Note: Along with leftover turkey sandwiches, please enjoy this column originally published a few years back.
I knew something was wrong when a fellow traveler turned to me at the baggage claim and said, “Do you drink from the goat’s tail puddle?”
It was an odd question, one that didn’t quite make sense, and, at the same time, it was vaguely insulting. Should I ask him to repeat himself or toss him head first onto the conveyor belt with the over-stuffed suitcases?
“ Do I what?” I asked, barely registering my own voice. It was as if the sounds of the world were packed in cotton and channeled through the factory-installed AM radio speaker on a 1974 Gran Torino station wagon.
Surely, his question had nothing to do with a goat’s tail puddle.
What he shouted back was, “DO YOU THINK THERE’S A HOTEL SHUTTLE?” not “DO YOU DRINK FROM THE GOAT’S TAIL PUDDLE?”
High above the world, or at least the South Carolina portion of it, as I worried about the engine falling off the plane and wondered if I had enough life insurance to put the young ‘un through school if it did, a change in altitude or pressure or culture shock or something had closed my ears tighter than the lid on a jar of Aunt Vernice’s blackberry jelly.
I considered myself a seasoned air traveler, having flown more times that year than in all my previous years combined, though the previous years’ trips into the wild blue yonder amounted to a paltry three - once in a Cessna during a Boy Scout jamboree, where I earned the highly coveted throwing-up-on-your-shoes badge; once on a passenger jet bound for Jamaica, where I drank free rum punch and showed everyone how I had earned the highly coveted throwing-up-on-your shoes badge; and once in a National Guard helicopter where I documented the government’s efforts to eradicate the homegrown marijuana trade and scare cows.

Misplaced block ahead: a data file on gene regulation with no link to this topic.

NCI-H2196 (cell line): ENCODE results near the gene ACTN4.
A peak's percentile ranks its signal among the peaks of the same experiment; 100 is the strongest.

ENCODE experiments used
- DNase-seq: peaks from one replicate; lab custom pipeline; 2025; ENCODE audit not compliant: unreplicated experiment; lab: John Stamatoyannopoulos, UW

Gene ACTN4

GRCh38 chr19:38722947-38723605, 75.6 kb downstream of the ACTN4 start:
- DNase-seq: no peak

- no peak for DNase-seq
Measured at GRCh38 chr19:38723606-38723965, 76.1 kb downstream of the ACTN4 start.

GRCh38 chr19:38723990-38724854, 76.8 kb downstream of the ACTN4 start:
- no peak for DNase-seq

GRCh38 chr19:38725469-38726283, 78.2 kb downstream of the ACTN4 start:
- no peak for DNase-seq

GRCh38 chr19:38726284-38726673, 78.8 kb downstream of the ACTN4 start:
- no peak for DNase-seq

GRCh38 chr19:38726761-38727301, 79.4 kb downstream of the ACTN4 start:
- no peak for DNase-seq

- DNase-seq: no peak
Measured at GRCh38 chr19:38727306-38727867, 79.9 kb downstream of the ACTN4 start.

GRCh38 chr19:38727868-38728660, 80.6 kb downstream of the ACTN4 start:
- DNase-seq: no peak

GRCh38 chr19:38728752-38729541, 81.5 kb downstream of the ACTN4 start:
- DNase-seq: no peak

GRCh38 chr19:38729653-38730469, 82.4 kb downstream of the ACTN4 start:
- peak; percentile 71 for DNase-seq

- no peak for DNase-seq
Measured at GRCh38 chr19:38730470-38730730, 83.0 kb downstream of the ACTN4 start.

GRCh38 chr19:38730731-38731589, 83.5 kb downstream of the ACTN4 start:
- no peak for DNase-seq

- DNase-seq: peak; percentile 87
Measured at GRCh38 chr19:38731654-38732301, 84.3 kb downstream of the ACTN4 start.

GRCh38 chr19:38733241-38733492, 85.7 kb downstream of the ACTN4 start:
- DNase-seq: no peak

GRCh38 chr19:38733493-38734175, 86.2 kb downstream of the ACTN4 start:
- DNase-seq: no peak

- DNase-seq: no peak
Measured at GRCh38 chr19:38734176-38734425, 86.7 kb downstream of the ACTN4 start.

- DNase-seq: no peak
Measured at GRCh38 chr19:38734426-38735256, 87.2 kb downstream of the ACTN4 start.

Now a veteran of the friendly skies, I knew what time to get to the airport, what documentation to have in my back pocket, when to take off my shoes and what not to try to sneak through the airport screening process (pocket knife, nail clippers, letter opener, merit badges, leaf blower, flame thrower, live chicken, etc.).
But I had not learned how to keep my ears from stopping up during the flight, something everyone else apparently knew because they could hear and I couldn’t.
I leaned my head to one side, banged on the other side and hopped up and down, which did not unstop my ears but probably caused airport security to unholster their Tasers.
“ CAN’T HEAR!” I shouted at a second fellow traveler. “EARS STOPPED UP DURING FLIGHT!”
“ You should do what I do,” he said. “Shoot some bums.”
“ SHOOT SOME BUMS? WHAT?”
“ No. I said CHEW SOME GUM. But what really works is if you -”
And he launched into a detailed explanation of a sure-fire way to keep your ears from stopping up, but, unfortunately, I could make out only bits and pieces of it. I think it involved full-frontal nudity, learning to play the tuba and wearing your grandmother’s bedroom slippers, but I can’t really be sure.
For the rest of the evening, I nodded a lot and laughed in what I hoped were all the appropriate places.
“ Yes, Scott, I’ve been meaning to get up there to the mountains for a visit, but my wife was trampled by a horse in November and spent much of the month in traction.”
“ That’s just great, Bob. Ha. Ha. Ha. Really, really great.”
I probably volunteered for various time-consuming projects, insulted people with the power to have me killed and agreed to marry several foreign-born chambermaids. I just don’t know, because I couldn’t hear.
But, one thing is for sure: I did not drink from the goat’s tail puddle.
Scott Hollifield is editor/GM of The McDowell News in Marion, N.C. Contact him at firstname.lastname@example.org.